Join the cause! Commit to reducing food waste in your community. See how to donate unspoiled food here.

Restaurants and other businesses pay a fee to participate in the program. In return, Zero Percent streamlines the process of donating excess food. “It’s just a great way to know that we’re feeding others who need it,” says Jon Naylor, a managing partner at Blackwood BBQ in Chicago. It’s a morale-booster for staff, and they mention it during interviews with new potential hires, Naylor says. Customers also like to hear that the restaurant is giving back to the community, he adds.
The participating institutions can also gain financial benefits. Zero Percent’s functionality includes a dashboard that shows them exactly what they’ve donated and where their donations have gone. This makes it easy for them to document donations for tax purposes. It also helps them track how much excess food they’re ordering and making, so they can make their operations more efficient. “We had a lot of lettuce leftover at the beginning,” says Timothy Muellemann, a manager at Sopraffina in Chicago. “Since we began using Zero Percent, we’ve been able to see the items that we had been ordering too much of, and it’s helped us keep that in check,” he says.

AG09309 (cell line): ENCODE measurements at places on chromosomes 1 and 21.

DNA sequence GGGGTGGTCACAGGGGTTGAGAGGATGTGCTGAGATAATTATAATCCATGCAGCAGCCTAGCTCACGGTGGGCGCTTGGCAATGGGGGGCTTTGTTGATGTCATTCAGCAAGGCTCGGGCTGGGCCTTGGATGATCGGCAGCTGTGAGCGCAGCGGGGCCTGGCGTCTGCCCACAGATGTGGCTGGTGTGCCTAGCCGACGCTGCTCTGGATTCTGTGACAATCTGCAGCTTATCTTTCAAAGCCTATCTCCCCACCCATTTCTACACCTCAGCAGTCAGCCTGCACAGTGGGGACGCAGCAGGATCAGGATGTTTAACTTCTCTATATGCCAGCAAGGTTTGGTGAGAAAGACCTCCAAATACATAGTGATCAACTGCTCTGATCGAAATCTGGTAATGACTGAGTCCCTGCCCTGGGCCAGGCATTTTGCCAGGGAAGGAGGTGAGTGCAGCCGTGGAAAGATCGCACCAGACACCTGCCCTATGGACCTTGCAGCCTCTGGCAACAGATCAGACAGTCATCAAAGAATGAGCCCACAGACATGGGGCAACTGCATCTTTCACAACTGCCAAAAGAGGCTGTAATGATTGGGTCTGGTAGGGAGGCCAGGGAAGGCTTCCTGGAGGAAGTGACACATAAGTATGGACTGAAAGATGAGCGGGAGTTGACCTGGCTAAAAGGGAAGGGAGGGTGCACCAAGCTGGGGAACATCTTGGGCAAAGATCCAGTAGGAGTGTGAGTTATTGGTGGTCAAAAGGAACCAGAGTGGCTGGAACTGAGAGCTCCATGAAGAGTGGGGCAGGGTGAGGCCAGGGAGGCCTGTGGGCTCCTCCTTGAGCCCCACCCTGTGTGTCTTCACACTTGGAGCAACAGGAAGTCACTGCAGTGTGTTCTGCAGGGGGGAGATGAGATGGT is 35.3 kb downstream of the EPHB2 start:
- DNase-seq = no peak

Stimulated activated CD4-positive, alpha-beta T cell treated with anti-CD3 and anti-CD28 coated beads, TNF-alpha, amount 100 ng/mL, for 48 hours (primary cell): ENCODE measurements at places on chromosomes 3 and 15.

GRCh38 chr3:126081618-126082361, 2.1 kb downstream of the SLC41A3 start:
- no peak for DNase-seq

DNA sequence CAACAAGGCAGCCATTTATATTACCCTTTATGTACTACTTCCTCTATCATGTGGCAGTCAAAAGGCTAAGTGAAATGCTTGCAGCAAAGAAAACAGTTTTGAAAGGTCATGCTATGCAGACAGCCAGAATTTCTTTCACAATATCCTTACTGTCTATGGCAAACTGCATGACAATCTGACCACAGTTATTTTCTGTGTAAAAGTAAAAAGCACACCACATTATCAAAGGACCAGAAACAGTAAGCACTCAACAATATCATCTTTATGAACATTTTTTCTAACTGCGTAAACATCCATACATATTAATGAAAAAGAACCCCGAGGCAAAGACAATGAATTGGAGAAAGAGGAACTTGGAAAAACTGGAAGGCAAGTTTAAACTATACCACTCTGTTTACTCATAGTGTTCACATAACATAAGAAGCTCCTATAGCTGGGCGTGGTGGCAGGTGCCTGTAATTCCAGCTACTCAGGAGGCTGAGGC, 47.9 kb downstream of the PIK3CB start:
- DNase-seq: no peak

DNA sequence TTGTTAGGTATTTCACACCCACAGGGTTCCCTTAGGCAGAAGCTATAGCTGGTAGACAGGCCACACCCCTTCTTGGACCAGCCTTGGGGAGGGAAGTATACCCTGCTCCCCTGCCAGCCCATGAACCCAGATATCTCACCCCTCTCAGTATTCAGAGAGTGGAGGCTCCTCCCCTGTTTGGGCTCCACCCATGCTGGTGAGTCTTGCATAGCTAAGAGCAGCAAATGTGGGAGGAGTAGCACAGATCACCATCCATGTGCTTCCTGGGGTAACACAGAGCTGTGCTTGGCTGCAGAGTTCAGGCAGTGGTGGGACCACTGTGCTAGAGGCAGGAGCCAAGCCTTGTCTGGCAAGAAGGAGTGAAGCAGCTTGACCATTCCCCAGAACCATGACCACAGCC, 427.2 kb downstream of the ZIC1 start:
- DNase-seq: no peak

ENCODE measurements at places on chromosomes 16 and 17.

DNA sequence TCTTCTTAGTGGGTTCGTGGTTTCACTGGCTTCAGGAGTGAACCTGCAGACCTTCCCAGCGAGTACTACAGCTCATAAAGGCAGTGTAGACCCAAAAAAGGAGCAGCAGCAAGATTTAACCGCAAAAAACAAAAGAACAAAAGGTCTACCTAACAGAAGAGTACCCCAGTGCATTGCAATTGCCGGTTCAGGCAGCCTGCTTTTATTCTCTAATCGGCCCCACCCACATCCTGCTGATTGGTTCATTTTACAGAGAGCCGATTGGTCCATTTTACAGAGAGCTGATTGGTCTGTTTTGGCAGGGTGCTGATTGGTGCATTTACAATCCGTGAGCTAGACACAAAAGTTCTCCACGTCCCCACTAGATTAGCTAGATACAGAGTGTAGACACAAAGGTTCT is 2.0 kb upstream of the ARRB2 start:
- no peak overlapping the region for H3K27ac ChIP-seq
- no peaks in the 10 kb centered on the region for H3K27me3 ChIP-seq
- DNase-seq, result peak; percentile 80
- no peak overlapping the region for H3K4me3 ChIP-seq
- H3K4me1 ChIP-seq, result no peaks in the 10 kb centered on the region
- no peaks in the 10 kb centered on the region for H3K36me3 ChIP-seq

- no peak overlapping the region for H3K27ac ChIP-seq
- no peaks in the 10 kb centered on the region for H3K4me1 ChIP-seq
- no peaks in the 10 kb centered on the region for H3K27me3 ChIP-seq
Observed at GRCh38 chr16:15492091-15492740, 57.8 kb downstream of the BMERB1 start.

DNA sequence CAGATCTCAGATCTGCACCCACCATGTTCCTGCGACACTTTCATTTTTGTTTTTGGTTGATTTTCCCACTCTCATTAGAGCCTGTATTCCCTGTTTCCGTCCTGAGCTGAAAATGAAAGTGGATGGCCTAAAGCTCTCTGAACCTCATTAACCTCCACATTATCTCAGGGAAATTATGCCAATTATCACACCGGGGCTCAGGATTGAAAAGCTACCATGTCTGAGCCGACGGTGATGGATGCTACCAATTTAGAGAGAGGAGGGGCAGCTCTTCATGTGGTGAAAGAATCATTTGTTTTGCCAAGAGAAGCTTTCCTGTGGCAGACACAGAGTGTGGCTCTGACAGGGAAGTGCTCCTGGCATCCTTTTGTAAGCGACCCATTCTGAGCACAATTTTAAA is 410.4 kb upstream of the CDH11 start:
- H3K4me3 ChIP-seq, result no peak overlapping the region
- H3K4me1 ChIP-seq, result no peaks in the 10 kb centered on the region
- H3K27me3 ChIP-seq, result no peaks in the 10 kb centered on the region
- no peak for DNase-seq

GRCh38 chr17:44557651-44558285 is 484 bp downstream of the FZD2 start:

The benefits for local nonprofits are obvious — fresh, healthy, prepared food they can serve to those who need it most. Besides going to soup kitchens and food pantries, Zero Percent provides surplus food to after-school programs and organizations that serve underprivileged populations. “What’s amazing is that we get so much fresh, nutritious food from Zero Percent,” says Kylon Hooks, a program manager at Chicago’s Broadway Youth Center, which primarily serves homeless LGBTQ youth. Hooks says that getting healthy food from a high-quality source has an emotional benefit too. “It gets young people to think, ‘I’m worth eating this way,’” he says. “Zero Percent is an invaluable resource.”